Interview With Jon Snow of Channel 4

Interview
John Kerry
Secretary of State
U.S. Embassy
London, United Kingdom
September 18, 2015


QUESTION: So Mr. Secretary, the Russians are building up in Syria, a lot of troops on the ground, a lot of stuff in the air we’re starting to see. Your Russian opposite number and you have spoken three times, I think, in September, and I think you’re about to talk again. Your Secretary of Defense has spoken with his opposite number. Is there a plan? Is there a new phase?

SECRETARY KERRY: Well, that remains to be seen whether or not there’s a possibility depending on what the Russian intention is here. We share the same deep concern about ISIL, Daesh. It needs to be – ISIL needs to be destroyed, stopped completely. It is, obviously, the most significant player in the massive migrant crisis that’s sweeping through Europe. And of course, Assad is a key part of that because he is the magnet attracting so many people to fight him in the region.

So really, the conversations with Russia right now are to de-conflict, and the focus is to make certain that our efforts, which are going to continue – we’re not abating one bit; we will increase, in fact, some of the efforts we’re making against ISIL. And we need to make certain that those do not conflict with Russia’s efforts against ISIL. So obviously, it’s important to have that conversation.

Our Secretary of Defense spoke today to Minister Shoygu. I’ve talked to Secretary Carter since that conversation. I think it was an important beginning in the de-confliction process.

QUESTION: Could you detect which way it was going, whether you were into new ground?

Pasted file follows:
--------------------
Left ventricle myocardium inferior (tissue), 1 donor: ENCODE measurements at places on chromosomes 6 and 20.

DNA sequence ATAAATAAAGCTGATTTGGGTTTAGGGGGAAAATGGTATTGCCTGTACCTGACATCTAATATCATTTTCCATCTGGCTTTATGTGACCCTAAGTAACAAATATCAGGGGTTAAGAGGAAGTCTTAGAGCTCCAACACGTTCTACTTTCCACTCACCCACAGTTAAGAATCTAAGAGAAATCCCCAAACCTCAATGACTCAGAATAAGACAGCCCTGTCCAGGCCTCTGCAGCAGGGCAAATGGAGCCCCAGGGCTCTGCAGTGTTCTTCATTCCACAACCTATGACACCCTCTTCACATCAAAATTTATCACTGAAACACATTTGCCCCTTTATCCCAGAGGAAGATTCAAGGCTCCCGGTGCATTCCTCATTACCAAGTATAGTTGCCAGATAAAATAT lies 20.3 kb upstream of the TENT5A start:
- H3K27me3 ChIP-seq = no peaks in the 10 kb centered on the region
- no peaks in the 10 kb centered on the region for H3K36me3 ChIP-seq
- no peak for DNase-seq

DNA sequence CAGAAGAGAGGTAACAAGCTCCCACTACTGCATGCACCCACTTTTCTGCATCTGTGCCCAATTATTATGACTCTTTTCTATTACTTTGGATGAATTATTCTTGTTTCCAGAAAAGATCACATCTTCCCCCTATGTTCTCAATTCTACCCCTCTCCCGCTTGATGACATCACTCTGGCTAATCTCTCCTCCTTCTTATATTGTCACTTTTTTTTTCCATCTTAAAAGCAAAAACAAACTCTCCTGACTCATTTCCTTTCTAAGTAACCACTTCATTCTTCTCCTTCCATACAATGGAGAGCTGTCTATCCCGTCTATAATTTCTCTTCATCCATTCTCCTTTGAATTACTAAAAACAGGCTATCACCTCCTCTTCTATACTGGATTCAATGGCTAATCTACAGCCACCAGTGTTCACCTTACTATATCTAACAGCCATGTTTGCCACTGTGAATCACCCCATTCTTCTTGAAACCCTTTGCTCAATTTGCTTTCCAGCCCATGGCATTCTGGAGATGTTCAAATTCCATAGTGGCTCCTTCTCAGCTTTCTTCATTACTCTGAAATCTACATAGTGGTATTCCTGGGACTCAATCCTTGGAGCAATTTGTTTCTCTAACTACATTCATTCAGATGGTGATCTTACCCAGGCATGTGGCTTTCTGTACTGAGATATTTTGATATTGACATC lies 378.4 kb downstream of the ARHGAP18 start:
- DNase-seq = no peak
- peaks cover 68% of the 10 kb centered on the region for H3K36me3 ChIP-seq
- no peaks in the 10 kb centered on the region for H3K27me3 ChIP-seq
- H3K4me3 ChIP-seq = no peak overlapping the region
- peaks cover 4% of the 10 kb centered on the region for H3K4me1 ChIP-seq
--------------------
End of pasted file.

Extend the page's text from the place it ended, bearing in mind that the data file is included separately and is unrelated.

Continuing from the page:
SECRETARY KERRY: Well, I think the indications are – from both Minister Shoygu and Foreign Minister Lavrov to me personally – that they are increasingly deeply concerned about the numbers of people fighting with ISIL, alongside ISIL, who come from their region. It is true; there are at least 2,000 Chechnyans, for instance. There are many other fighters there. And the foreign fighters is an essential element of all of our efforts. We have a coalition of more than 60 countries, and one of our lines of effort has been particularly focused on stopping foreign fighters from coming to this battle.

QUESTION: There is a worry that people have. I mean, it is rare to find Russians and the Americans in the same theater of war.

SECRETARY KERRY: Well --

QUESTION: They have people on the ground; you don’t. But they – you both have something in the air, and the danger that there might be some sort of --

SECRETARY KERRY: Well, that’s precisely why it is so important to have this conversation of de-confliction. It has taken place. It will continue. And it is possible now that there may yet be a meeting or some other follow-up on it. We will stay very closely in communication because that’s very important. We share the same goal. We share the goal of ridding the region of ISIL. They allege --

QUESTION: Well, that’s progress, isn’t it?

SECRETARY KERRY: Well, they allege that they also share the goal of a political transition that leads to a stable, whole, united, secular Syria. The question always remains, where is Assad’s place and role within that, and that’s what we need to have more conversation on.

But I can assure you this: Russia worked with us very closely on the Iran negotiations. As you know, Foreign Minister Lavrov and I worked very closely to arrive at an agreement to remove chemical weapons from Syria. So there are a number of areas where --